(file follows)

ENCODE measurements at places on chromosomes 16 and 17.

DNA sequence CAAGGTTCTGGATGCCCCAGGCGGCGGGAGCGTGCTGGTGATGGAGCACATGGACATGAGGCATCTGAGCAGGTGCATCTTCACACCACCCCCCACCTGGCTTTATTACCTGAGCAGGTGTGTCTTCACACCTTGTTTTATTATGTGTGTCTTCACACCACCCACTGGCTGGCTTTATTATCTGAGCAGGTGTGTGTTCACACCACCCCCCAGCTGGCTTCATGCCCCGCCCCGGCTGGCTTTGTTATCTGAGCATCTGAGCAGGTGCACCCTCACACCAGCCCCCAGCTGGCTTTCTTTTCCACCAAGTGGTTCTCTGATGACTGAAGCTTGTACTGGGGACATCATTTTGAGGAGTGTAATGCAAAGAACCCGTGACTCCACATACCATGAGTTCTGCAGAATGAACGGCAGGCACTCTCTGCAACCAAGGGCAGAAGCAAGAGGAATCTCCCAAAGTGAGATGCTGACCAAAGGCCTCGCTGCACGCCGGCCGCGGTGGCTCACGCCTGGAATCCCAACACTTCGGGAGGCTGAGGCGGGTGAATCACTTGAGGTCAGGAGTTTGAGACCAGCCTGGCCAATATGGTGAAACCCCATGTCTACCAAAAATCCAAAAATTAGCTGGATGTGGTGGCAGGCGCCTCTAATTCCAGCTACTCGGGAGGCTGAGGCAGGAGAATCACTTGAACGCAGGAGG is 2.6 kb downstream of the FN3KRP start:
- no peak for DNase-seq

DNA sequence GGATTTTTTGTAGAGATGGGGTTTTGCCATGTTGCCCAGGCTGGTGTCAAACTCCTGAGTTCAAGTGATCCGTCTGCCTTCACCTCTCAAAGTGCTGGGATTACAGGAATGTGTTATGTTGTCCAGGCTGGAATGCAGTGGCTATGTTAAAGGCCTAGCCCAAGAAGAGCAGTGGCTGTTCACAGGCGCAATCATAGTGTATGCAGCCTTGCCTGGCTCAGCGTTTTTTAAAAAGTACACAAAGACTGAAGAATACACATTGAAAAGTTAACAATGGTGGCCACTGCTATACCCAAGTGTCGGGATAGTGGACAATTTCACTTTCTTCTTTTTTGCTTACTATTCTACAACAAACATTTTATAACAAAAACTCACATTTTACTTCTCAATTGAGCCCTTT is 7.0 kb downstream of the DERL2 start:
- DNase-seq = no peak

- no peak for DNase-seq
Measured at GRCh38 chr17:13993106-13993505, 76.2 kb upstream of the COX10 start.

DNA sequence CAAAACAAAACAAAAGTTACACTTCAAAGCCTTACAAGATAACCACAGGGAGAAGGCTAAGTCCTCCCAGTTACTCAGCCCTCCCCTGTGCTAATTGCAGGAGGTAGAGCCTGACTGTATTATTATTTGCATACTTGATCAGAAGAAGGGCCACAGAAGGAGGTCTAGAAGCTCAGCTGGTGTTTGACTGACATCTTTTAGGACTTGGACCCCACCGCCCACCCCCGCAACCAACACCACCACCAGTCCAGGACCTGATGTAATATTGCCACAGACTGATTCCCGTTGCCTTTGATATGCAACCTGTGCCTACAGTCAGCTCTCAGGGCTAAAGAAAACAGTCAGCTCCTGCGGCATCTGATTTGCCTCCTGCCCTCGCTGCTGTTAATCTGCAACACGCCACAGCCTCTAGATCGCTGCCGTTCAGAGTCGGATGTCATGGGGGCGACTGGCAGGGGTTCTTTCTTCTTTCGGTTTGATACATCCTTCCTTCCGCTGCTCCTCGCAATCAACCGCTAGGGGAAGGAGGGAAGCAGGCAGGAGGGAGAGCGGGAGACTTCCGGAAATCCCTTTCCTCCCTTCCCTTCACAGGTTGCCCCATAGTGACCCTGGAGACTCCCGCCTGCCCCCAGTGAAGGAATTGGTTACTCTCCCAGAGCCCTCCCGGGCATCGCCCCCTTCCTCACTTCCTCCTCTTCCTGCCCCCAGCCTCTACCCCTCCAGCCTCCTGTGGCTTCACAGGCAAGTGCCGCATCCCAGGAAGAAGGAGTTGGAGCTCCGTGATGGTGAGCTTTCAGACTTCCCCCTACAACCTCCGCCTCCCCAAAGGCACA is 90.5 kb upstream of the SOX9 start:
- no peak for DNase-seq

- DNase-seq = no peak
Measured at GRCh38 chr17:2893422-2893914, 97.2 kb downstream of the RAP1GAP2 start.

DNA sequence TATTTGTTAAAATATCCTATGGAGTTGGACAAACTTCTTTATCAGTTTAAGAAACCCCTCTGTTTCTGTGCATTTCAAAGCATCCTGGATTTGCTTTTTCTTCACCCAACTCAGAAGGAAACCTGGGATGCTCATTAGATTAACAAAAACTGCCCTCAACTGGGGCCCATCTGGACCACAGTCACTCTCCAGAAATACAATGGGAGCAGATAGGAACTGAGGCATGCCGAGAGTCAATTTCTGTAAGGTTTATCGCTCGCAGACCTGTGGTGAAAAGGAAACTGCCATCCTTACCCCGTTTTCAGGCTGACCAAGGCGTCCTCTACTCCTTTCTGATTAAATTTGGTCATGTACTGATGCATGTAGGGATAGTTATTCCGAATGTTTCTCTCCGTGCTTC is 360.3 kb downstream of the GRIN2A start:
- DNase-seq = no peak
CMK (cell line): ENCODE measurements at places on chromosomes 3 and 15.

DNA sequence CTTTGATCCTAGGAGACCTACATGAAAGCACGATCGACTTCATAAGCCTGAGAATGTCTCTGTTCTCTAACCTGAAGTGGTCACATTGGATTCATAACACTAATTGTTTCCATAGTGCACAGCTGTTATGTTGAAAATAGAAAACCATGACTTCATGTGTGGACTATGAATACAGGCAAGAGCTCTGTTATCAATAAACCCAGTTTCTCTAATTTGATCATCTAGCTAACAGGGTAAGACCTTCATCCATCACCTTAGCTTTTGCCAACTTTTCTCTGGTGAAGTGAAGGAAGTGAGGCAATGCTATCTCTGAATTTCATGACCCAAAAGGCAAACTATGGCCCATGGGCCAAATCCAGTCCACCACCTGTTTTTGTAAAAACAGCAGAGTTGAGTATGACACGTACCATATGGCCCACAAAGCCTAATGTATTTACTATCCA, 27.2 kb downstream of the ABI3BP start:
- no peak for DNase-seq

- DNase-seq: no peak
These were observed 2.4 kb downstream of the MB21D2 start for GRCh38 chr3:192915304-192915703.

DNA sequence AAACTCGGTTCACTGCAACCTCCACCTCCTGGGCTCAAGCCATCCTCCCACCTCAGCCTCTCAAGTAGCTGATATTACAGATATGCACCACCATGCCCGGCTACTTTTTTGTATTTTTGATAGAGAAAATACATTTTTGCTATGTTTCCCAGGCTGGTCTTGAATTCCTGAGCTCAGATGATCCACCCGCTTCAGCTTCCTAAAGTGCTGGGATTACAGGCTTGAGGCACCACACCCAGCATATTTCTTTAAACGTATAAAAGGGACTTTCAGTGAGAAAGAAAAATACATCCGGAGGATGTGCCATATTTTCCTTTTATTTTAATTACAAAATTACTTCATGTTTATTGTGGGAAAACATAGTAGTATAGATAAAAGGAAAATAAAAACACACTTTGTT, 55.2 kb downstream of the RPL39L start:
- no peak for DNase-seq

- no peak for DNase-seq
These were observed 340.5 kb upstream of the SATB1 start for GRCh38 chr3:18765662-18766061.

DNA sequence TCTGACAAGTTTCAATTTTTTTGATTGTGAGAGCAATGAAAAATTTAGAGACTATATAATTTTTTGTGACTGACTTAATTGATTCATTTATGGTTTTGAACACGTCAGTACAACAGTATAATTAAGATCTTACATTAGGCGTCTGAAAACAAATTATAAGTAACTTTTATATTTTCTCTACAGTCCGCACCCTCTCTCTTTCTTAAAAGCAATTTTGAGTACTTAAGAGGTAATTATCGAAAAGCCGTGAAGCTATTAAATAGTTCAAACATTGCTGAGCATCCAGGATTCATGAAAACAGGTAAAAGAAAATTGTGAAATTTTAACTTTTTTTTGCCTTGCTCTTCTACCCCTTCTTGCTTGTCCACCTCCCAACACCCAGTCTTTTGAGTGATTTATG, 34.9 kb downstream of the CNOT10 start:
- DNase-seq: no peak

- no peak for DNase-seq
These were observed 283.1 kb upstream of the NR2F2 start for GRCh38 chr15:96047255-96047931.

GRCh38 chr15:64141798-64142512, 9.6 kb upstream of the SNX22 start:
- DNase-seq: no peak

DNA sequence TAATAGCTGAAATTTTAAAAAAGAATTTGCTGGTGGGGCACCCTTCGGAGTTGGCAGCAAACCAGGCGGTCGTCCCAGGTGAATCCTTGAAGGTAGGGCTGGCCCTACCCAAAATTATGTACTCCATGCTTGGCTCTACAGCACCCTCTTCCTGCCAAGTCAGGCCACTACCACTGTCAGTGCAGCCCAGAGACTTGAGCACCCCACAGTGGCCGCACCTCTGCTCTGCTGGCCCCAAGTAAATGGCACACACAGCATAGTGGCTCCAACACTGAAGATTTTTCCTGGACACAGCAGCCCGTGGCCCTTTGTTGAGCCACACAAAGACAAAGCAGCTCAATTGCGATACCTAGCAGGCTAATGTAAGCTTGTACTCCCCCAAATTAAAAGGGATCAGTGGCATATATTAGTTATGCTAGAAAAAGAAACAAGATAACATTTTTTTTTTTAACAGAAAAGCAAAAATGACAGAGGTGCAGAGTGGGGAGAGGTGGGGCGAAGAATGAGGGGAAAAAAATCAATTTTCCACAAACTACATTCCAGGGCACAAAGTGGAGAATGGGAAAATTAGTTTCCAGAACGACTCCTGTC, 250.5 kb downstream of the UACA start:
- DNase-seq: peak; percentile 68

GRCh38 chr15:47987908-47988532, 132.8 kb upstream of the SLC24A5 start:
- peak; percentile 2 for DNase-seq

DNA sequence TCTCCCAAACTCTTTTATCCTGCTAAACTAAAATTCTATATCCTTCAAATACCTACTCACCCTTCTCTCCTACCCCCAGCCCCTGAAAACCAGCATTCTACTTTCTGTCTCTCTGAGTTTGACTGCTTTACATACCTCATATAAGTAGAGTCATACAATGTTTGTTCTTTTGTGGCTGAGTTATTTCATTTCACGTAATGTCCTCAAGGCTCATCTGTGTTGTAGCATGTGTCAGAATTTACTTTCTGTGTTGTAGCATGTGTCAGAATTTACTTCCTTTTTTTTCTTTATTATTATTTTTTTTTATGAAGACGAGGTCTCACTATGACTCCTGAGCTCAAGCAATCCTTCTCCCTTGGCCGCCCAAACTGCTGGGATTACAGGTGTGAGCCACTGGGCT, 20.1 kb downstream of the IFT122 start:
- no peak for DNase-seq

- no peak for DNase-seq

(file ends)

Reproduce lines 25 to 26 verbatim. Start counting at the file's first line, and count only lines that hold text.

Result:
- no peak for DNase-seq
These were observed 283.1 kb upstream of the NR2F2 start for GRCh38 chr15:96047255-96047931.